Hyperconvergence is the combination of storage, compute, and virtualization. In a traditional virtualization architecture, combining these three components from different vendors can be complex and unwieldy without the right number of experts and administrators. When hyperconverged into a single solution, the complexity can be eliminated, if done correctly.
At Scale Computing we looked at the traditional architecture to identify the complexity we wanted to eliminate. The storage architecture that used SAN or NAS storage for virtualization turned out to be very complex. In order to translate storage from the SAN or NAS to a virtual machine, we counted 7 layers of object files, file systems, and protocols through which I/O had to traverse to go from the VM to the hardware. Why was this the case?
Because the storage system and the hypervisor were from different vendors, and not designed specifically to work with each other, they needed these layers of protocol translation to integrate. The solution at Scale Computing for our HC3 was to own the hypervisor (HyperCore OS) and the storage system (SCRIBE) so we could eliminate these extra layers and make storage work with VMs just like direct attached storage works with a traditional server. I call it a Block Access, Direct Attached Storage System because I like the acronym.
Why didn’t other “hyperconverged” vendors do the same? Primarily because they are not really hyperconverged and they don’t own the hypervisor. As with traditional virtualization architectures, the problem of the storage and hypervisor being from different vendors prevents efficiently integrated storage for VMs. These are storage systems being designed to support one or more third party hypervisors. These solutions generally use virtual storage appliances (VSAs) with more or less the same storage architecture as the traditional virtualization I mentioned earlier.
VSAs not only add to the inefficiency but they consume CPU and RAM resources that could otherwise be used by VM workloads. To overcome these inefficiencies, these solutions use flash storage for caching to avoid performance issues. In some cases, these solutions have added extra processing cards to their hardware nodes to offload processing. Without being able to provide efficient storage on commodity hardware, they just can’t compete with the low price AND storage efficiency of the HC3.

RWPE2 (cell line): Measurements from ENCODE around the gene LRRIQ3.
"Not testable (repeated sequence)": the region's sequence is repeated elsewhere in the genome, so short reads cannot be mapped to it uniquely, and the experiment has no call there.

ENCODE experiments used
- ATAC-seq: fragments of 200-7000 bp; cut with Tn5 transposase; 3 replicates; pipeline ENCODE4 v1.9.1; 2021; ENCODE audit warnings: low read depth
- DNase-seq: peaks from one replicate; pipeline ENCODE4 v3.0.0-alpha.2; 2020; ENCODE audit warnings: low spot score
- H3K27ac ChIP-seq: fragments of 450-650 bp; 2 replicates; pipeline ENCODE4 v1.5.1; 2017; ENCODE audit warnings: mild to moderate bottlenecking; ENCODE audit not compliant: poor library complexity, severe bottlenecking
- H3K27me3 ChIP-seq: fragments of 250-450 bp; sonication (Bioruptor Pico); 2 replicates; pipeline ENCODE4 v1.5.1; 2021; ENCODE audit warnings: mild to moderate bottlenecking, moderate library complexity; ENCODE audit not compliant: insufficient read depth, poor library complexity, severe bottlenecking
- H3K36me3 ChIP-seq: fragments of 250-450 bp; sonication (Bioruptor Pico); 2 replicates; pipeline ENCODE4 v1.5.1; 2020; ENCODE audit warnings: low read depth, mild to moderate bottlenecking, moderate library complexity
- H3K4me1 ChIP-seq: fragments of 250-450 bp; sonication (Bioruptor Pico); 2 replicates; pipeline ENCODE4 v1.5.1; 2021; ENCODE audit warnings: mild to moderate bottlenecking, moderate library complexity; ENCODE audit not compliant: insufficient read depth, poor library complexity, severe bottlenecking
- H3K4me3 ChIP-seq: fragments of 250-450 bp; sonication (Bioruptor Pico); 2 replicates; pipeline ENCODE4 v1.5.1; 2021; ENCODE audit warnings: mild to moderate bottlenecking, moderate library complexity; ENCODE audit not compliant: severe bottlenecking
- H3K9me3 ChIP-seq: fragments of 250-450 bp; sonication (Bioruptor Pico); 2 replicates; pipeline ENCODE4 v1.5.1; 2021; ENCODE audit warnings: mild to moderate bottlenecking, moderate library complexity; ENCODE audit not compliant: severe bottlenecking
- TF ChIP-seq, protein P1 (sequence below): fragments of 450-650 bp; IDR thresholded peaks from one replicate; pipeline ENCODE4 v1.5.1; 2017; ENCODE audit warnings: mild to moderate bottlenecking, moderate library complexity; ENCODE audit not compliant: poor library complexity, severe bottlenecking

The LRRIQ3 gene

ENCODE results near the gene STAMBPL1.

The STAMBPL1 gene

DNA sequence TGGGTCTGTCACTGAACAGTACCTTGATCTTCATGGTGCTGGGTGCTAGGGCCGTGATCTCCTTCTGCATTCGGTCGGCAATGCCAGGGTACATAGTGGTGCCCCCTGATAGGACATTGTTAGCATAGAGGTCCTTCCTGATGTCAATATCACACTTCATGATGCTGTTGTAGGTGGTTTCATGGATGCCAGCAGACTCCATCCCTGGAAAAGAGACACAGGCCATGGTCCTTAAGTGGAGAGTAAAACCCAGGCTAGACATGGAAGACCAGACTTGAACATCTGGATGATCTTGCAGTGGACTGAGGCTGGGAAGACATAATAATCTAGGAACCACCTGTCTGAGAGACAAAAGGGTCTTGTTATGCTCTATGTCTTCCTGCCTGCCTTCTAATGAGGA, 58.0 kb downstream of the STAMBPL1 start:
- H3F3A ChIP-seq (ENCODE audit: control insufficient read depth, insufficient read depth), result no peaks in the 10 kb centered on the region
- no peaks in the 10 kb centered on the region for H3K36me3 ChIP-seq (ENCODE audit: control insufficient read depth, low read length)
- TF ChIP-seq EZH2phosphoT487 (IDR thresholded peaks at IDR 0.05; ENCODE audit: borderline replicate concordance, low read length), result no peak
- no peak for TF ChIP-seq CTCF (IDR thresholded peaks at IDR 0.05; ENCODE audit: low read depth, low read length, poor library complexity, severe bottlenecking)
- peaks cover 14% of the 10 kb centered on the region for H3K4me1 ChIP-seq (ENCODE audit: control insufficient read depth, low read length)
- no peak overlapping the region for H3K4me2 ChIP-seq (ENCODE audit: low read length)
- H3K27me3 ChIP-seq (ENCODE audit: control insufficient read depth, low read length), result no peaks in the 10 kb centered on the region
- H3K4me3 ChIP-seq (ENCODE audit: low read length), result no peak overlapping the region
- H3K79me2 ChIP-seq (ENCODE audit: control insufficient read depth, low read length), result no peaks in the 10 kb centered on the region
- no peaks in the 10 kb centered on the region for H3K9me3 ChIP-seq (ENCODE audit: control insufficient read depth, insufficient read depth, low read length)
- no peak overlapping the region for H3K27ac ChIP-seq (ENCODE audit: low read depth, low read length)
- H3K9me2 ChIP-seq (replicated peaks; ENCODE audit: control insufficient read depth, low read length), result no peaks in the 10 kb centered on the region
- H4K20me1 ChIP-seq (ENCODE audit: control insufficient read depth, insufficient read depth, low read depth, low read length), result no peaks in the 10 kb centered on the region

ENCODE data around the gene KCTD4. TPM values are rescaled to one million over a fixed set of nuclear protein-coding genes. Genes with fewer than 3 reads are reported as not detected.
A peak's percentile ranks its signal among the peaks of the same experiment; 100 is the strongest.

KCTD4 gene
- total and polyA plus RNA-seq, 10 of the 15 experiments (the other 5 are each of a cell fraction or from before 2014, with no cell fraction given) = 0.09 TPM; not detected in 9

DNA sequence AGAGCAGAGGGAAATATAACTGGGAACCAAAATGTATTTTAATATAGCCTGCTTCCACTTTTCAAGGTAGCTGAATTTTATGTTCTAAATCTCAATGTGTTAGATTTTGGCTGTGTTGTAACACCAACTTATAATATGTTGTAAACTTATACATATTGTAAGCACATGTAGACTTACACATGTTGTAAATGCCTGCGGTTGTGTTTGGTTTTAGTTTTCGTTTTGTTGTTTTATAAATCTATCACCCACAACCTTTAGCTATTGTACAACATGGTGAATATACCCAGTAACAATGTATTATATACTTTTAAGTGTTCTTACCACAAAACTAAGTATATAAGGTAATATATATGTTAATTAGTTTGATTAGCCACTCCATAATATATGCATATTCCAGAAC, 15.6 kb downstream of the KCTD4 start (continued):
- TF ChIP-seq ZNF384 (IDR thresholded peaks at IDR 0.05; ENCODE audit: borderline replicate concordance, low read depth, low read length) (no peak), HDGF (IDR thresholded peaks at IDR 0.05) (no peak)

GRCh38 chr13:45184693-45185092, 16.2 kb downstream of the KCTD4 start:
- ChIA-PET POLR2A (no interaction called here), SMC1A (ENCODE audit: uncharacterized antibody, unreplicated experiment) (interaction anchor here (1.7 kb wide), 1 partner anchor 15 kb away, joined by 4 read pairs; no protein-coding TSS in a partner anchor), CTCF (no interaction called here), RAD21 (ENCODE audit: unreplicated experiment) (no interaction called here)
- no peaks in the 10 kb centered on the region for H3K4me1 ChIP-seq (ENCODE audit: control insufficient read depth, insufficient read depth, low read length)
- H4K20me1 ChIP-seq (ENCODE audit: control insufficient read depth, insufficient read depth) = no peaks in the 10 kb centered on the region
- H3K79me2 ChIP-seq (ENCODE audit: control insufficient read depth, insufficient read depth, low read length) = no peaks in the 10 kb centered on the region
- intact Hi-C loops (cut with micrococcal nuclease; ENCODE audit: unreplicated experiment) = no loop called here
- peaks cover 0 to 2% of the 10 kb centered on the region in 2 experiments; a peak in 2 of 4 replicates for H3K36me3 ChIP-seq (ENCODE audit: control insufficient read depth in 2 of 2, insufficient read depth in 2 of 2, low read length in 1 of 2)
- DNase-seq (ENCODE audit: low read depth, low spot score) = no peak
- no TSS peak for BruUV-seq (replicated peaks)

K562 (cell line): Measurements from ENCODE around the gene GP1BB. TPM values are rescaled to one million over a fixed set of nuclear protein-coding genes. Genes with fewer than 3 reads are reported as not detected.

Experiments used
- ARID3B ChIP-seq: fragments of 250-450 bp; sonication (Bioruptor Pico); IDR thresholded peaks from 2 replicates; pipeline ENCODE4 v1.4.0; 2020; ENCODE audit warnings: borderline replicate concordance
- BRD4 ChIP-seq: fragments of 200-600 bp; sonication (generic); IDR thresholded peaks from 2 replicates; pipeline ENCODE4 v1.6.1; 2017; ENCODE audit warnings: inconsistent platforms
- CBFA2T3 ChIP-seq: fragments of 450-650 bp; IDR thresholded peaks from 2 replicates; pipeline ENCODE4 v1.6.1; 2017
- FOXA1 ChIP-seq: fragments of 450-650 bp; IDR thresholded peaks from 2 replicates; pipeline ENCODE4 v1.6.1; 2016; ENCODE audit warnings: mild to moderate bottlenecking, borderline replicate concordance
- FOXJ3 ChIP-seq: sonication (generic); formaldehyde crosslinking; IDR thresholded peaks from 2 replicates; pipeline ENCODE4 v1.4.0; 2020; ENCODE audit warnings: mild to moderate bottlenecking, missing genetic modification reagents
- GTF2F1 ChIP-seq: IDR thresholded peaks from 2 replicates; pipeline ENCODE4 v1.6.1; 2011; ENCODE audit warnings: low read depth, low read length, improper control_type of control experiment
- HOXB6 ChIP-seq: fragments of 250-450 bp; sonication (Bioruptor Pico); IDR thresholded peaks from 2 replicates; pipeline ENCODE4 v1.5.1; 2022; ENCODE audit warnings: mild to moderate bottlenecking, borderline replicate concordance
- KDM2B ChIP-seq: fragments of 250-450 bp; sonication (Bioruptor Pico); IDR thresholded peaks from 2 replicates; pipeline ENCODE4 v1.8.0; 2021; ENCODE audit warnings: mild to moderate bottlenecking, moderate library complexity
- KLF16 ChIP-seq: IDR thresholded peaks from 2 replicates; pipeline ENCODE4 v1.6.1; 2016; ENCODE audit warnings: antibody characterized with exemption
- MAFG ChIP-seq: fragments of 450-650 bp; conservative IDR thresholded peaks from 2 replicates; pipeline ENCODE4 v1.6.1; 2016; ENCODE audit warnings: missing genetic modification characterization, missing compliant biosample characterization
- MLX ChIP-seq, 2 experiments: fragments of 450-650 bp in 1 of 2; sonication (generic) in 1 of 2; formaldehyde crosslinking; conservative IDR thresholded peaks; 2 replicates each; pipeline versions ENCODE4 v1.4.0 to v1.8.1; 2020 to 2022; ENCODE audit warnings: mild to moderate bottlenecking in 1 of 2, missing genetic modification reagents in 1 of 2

The efficiency of design for HC3 performance and low price is only part of the story. We also designed the storage to combine all of the disks in a cluster into a single pool that is wide striped across the cluster for redundancy and high availability. This pooling also allows for complete flexibility of storage usage across all nodes. The storage pool can contain both SSD and HDD tiers and both tiers are wide striped, highly available, and accessible across the entire virtualization cluster, even on nodes that may have no physical SSD drives.
To keep the tiering both simple and efficient, we designed our own automated tiering mechanism to automatically utilize the SSD storage tier for the blocks of data with the highest I/O. By default, the storage will optimize the SSD tier for the best overall storage efficiency without anything to manage. We wanted to eliminate the idea that someone would need a degree or certification in storage to use virtualization.
We did recognize that users might occasionally need some control over storage performance so we implemented a simple tuning mechanism that can be used to give each disk in a cluster a relative level of SSD utilization priority within the cluster. This means you can tune a disk up or down, on the fly, if you know that disk requires less or more I/O and SSD than other disks. You don’t need to know how much SSD it needs, but only that it needs less or more than other disks in the cluster and the automation takes care of the rest. We included a total of 12 levels of prioritization from 0-11 or no SSD and scaling to 11 for putting all data on SSD if available.
The result of all of the design considerations for HC3 at Scale Computing is simplicity for efficiency, ease of use, and low cost. We’re different and we want to be. It’s as simple as that.
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